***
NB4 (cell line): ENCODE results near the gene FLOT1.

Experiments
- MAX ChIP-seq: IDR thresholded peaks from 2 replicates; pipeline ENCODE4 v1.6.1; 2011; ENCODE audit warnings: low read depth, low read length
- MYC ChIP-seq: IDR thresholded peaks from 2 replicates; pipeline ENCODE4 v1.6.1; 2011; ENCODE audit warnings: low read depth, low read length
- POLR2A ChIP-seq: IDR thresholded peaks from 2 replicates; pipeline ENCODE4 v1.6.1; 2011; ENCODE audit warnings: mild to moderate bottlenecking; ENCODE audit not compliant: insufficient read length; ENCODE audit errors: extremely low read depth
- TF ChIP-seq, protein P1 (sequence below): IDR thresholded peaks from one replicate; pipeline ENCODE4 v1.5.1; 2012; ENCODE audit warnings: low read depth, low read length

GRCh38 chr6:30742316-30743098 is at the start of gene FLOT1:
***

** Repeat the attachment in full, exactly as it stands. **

NB4 (cell line): ENCODE results near the gene FLOT1.

Experiments
- MAX ChIP-seq: IDR thresholded peaks from 2 replicates; pipeline ENCODE4 v1.6.1; 2011; ENCODE audit warnings: low read depth, low read length
- MYC ChIP-seq: IDR thresholded peaks from 2 replicates; pipeline ENCODE4 v1.6.1; 2011; ENCODE audit warnings: low read depth, low read length
- POLR2A ChIP-seq: IDR thresholded peaks from 2 replicates; pipeline ENCODE4 v1.6.1; 2011; ENCODE audit warnings: mild to moderate bottlenecking; ENCODE audit not compliant: insufficient read length; ENCODE audit errors: extremely low read depth
- TF ChIP-seq, protein P1 (sequence below): IDR thresholded peaks from one replicate; pipeline ENCODE4 v1.5.1; 2012; ENCODE audit warnings: low read depth, low read length

GRCh38 chr6:30742316-30743098 is at the start of gene FLOT1: